Why some companies warn they will earn less than expected
We get pretty regular updates on what publicly traded companies think about this economy — quarterly, in fact, when they release their financial results. Over the past few weeks, a number of companies have warned investors that in the coming quarters their revenues and profits will not be as good as they had expected.
But why is that exactly? Start with the fact that people aren’t buying as many things that were popular at the start of the pandemic, like casual clothes.
“We’re starting to see – and have seen – a shift to services as consumers return, in terms of entertainment, travel and dining,” said Christina Boni, analyst at Moody’s.
Many consumers are also cutting back on their spending due to higher prices, especially when it comes to discretionary purchases.
“We are talking about decoration, aren’t we? Small appliances, things that you would use in your kitchen or in your living room, those types of items,” Boni said.
This happens most among middle-to-low-income consumers, Boni added. In fact, retailer Gap recently said inflation hurt sales of its cheaper brands.
Businesses know that consumers won’t be able to keep spending forever, according to Lindsey Piegza, chief economist at Stifel. “Consumers have already consumed much, if not all, of their pandemic savings.”
As a result, Piegza said, many companies fear raising prices too high, so they are looking for ways to cut costs.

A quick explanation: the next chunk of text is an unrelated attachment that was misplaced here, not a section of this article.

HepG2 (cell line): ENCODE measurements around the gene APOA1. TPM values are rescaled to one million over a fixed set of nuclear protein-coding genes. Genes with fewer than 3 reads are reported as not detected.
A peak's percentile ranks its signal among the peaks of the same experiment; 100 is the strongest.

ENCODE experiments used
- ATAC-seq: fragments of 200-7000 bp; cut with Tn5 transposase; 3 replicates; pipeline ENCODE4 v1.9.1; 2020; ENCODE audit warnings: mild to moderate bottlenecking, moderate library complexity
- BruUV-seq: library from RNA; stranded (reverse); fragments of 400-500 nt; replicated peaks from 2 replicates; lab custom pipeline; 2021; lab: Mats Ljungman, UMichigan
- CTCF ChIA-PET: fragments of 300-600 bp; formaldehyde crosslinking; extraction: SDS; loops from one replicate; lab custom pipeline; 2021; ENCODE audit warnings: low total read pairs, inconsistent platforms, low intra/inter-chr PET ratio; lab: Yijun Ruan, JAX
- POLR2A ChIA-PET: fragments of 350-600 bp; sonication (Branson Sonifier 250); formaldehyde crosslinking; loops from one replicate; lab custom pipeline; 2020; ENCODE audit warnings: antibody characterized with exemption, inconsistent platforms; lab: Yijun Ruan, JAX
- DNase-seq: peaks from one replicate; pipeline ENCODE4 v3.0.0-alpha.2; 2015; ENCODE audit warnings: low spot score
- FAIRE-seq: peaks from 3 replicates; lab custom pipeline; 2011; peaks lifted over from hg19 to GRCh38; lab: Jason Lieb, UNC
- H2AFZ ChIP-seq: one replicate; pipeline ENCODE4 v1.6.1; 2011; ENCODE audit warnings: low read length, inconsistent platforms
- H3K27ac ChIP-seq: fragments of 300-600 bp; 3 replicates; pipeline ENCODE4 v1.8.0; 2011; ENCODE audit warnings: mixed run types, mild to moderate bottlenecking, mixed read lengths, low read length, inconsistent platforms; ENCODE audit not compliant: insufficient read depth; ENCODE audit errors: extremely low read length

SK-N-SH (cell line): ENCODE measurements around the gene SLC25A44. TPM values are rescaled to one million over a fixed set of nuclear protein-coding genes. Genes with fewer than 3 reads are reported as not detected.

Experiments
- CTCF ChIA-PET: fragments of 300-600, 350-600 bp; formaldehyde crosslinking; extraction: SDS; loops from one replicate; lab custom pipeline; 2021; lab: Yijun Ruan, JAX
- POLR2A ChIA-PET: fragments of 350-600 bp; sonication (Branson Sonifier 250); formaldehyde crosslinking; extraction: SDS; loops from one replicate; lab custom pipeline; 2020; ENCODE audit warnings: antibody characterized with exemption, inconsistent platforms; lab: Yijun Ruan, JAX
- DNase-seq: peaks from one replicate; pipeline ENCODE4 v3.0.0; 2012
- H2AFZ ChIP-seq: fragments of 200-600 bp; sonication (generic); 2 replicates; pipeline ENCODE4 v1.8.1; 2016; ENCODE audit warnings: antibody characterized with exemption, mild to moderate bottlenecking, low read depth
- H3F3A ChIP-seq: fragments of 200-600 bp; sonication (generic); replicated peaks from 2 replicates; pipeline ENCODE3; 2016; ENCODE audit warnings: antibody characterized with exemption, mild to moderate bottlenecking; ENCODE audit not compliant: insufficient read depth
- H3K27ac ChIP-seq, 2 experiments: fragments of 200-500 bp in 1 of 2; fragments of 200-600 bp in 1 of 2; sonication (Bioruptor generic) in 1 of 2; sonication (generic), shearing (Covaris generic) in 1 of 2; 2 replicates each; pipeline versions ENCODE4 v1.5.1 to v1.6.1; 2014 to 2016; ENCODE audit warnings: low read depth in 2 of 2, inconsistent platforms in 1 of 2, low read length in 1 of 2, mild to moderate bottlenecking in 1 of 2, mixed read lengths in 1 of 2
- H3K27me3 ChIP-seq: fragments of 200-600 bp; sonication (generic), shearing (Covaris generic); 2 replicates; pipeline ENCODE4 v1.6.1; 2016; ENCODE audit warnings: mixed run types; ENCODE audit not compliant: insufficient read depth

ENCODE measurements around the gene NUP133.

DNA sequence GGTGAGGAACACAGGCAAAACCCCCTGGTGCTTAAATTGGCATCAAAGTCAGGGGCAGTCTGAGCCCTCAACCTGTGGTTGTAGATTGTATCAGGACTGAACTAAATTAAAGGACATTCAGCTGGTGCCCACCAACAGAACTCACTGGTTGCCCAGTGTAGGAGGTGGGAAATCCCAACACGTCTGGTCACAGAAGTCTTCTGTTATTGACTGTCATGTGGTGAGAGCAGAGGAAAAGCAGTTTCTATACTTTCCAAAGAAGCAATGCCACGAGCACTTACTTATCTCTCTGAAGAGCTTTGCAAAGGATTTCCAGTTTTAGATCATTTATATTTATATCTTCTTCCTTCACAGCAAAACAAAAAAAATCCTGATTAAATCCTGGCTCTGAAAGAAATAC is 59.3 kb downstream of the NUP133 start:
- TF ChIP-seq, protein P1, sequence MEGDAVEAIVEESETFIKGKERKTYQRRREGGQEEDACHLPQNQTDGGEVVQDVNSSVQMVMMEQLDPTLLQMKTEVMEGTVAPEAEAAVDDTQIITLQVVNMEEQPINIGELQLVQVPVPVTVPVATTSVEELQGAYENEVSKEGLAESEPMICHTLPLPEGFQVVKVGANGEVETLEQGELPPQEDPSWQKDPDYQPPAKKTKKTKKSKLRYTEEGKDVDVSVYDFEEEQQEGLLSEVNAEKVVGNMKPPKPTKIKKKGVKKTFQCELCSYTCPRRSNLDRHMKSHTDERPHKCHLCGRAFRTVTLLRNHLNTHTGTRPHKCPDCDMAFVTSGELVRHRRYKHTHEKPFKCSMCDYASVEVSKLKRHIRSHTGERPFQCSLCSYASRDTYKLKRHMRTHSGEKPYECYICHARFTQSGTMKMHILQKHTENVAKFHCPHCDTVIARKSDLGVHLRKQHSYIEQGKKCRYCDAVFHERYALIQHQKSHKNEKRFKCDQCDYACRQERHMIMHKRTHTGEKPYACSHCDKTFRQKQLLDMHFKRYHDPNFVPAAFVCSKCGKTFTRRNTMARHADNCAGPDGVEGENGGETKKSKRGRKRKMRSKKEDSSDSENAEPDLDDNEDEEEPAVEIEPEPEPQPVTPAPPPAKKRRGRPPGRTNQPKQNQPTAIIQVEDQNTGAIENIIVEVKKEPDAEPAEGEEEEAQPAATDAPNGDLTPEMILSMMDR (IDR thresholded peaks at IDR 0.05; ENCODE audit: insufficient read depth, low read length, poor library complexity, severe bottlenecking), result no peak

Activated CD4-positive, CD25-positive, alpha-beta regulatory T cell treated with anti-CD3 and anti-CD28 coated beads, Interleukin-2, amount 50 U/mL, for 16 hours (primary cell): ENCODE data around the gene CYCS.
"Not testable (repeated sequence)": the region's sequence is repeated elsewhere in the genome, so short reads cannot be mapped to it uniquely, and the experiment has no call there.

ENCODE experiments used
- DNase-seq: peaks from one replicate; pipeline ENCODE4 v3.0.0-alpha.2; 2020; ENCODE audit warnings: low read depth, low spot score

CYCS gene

“When we talk about investing, when we talk about hiring, we’re just starting to see the first indications of companies responding by cutting back,” she said.
It’s also starting to affect businesses that sell to other businesses, such as social media platforms, where consumer-facing businesses advertise.
“If businesses fear a downturn, it becomes a self-fulfilling prophecy. They’ll pull out – the first thing they’ll pull out is advertising,” said Wedbush Securities analyst Dan Ives.
Social media company Snap recently lowered its revenue forecast as “the macroeconomic environment has deteriorated further and faster than expected,” he said.
That means businesses are spending less on ads, Ives said. “That’s why when Snap warned, the concern is that this is just the first shoe to fall” as consumer spending softens.
This sweetness could start to appear with other technology platforms, he added, such as Google, Facebook and Twitter.
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